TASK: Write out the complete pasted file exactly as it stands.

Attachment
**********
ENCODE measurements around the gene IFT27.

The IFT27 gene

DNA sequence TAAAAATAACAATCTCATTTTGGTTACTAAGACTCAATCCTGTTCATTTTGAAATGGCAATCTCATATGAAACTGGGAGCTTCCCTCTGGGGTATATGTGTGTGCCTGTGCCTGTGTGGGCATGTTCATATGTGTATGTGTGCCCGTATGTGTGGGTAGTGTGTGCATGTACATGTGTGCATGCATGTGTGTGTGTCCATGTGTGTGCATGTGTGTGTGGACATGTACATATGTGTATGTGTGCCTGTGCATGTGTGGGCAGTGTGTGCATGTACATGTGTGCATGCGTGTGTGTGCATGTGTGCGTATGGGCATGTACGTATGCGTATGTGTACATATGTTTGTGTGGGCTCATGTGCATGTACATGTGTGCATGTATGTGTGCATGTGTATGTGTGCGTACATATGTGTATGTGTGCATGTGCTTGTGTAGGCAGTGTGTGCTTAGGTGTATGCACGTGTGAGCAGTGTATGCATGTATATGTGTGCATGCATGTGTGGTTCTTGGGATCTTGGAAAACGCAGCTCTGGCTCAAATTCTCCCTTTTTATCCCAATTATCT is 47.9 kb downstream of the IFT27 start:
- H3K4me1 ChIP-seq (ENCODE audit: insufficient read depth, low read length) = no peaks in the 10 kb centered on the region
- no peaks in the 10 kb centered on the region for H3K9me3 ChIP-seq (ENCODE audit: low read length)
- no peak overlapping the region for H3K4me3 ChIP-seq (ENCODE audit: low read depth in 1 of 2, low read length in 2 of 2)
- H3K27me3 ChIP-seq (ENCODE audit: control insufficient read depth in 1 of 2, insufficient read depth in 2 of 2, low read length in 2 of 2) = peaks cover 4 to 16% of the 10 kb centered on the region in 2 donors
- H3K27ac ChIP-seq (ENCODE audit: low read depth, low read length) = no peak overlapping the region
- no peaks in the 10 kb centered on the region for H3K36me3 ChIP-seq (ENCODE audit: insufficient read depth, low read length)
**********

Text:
ENCODE measurements around the gene IFT27.

The IFT27 gene

DNA sequence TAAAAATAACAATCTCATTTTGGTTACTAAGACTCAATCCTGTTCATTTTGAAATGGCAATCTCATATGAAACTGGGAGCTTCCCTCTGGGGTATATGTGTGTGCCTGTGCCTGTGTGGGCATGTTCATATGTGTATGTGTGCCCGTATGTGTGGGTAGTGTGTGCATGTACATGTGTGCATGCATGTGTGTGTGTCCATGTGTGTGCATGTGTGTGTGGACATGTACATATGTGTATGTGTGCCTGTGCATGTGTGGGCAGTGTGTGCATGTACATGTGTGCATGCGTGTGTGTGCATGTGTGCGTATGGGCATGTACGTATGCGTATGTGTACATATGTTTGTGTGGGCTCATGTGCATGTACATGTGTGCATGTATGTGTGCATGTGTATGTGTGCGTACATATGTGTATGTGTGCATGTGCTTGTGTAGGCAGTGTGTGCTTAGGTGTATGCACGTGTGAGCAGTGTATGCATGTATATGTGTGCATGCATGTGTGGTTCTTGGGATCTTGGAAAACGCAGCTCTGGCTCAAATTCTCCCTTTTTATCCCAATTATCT is 47.9 kb downstream of the IFT27 start:
- H3K4me1 ChIP-seq (ENCODE audit: insufficient read depth, low read length) = no peaks in the 10 kb centered on the region
- no peaks in the 10 kb centered on the region for H3K9me3 ChIP-seq (ENCODE audit: low read length)
- no peak overlapping the region for H3K4me3 ChIP-seq (ENCODE audit: low read depth in 1 of 2, low read length in 2 of 2)
- H3K27me3 ChIP-seq (ENCODE audit: control insufficient read depth in 1 of 2, insufficient read depth in 2 of 2, low read length in 2 of 2) = peaks cover 4 to 16% of the 10 kb centered on the region in 2 donors
- H3K27ac ChIP-seq (ENCODE audit: low read depth, low read length) = no peak overlapping the region
- no peaks in the 10 kb centered on the region for H3K36me3 ChIP-seq (ENCODE audit: insufficient read depth, low read length)